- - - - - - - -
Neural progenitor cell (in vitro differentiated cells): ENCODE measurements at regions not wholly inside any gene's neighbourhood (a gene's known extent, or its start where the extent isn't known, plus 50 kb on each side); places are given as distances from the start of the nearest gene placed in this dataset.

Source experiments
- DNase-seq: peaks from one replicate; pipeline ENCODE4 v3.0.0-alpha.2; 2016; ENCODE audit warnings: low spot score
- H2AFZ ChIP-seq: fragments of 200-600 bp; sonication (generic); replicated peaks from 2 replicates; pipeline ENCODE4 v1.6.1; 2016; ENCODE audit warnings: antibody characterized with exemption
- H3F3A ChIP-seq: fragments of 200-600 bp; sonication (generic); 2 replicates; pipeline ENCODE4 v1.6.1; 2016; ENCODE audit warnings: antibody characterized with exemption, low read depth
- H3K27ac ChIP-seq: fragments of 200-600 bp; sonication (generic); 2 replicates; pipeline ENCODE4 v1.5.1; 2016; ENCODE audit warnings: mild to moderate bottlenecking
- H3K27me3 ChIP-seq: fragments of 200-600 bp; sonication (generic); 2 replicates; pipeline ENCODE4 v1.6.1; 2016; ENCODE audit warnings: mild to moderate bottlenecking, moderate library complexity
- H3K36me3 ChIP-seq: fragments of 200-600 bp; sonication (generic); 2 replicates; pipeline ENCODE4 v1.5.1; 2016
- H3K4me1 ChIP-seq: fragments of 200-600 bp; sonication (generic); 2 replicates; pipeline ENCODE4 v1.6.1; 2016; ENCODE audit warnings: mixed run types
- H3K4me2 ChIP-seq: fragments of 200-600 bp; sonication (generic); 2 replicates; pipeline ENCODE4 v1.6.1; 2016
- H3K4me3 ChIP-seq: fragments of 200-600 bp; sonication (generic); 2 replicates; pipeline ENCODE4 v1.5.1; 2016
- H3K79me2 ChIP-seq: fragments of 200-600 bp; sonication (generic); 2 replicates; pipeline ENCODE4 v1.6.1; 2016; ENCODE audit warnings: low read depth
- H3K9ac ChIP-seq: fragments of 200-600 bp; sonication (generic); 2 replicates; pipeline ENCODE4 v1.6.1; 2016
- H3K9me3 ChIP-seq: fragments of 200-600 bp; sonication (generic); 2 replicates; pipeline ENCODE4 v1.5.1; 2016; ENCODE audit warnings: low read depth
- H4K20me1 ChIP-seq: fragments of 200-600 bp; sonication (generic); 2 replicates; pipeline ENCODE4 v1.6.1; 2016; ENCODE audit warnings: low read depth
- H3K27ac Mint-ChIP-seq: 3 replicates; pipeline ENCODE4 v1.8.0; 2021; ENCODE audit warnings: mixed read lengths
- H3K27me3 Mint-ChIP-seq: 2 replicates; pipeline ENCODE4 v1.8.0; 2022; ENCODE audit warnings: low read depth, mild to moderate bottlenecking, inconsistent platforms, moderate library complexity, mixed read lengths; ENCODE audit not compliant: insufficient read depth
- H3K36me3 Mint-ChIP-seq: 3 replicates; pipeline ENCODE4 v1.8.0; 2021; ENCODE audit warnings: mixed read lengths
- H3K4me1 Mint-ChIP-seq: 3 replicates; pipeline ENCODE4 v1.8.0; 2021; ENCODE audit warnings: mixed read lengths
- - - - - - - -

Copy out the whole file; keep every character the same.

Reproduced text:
Neural progenitor cell (in vitro differentiated cells): ENCODE measurements at regions not wholly inside any gene's neighbourhood (a gene's known extent, or its start where the extent isn't known, plus 50 kb on each side); places are given as distances from the start of the nearest gene placed in this dataset.

Source experiments
- DNase-seq: peaks from one replicate; pipeline ENCODE4 v3.0.0-alpha.2; 2016; ENCODE audit warnings: low spot score
- H2AFZ ChIP-seq: fragments of 200-600 bp; sonication (generic); replicated peaks from 2 replicates; pipeline ENCODE4 v1.6.1; 2016; ENCODE audit warnings: antibody characterized with exemption
- H3F3A ChIP-seq: fragments of 200-600 bp; sonication (generic); 2 replicates; pipeline ENCODE4 v1.6.1; 2016; ENCODE audit warnings: antibody characterized with exemption, low read depth
- H3K27ac ChIP-seq: fragments of 200-600 bp; sonication (generic); 2 replicates; pipeline ENCODE4 v1.5.1; 2016; ENCODE audit warnings: mild to moderate bottlenecking
- H3K27me3 ChIP-seq: fragments of 200-600 bp; sonication (generic); 2 replicates; pipeline ENCODE4 v1.6.1; 2016; ENCODE audit warnings: mild to moderate bottlenecking, moderate library complexity
- H3K36me3 ChIP-seq: fragments of 200-600 bp; sonication (generic); 2 replicates; pipeline ENCODE4 v1.5.1; 2016
- H3K4me1 ChIP-seq: fragments of 200-600 bp; sonication (generic); 2 replicates; pipeline ENCODE4 v1.6.1; 2016; ENCODE audit warnings: mixed run types
- H3K4me2 ChIP-seq: fragments of 200-600 bp; sonication (generic); 2 replicates; pipeline ENCODE4 v1.6.1; 2016
- H3K4me3 ChIP-seq: fragments of 200-600 bp; sonication (generic); 2 replicates; pipeline ENCODE4 v1.5.1; 2016
- H3K79me2 ChIP-seq: fragments of 200-600 bp; sonication (generic); 2 replicates; pipeline ENCODE4 v1.6.1; 2016; ENCODE audit warnings: low read depth
- H3K9ac ChIP-seq: fragments of 200-600 bp; sonication (generic); 2 replicates; pipeline ENCODE4 v1.6.1; 2016
- H3K9me3 ChIP-seq: fragments of 200-600 bp; sonication (generic); 2 replicates; pipeline ENCODE4 v1.5.1; 2016; ENCODE audit warnings: low read depth
- H4K20me1 ChIP-seq: fragments of 200-600 bp; sonication (generic); 2 replicates; pipeline ENCODE4 v1.6.1; 2016; ENCODE audit warnings: low read depth
- H3K27ac Mint-ChIP-seq: 3 replicates; pipeline ENCODE4 v1.8.0; 2021; ENCODE audit warnings: mixed read lengths
- H3K27me3 Mint-ChIP-seq: 2 replicates; pipeline ENCODE4 v1.8.0; 2022; ENCODE audit warnings: low read depth, mild to moderate bottlenecking, inconsistent platforms, moderate library complexity, mixed read lengths; ENCODE audit not compliant: insufficient read depth
- H3K36me3 Mint-ChIP-seq: 3 replicates; pipeline ENCODE4 v1.8.0; 2021; ENCODE audit warnings: mixed read lengths
- H3K4me1 Mint-ChIP-seq: 3 replicates; pipeline ENCODE4 v1.8.0; 2021; ENCODE audit warnings: mixed read lengths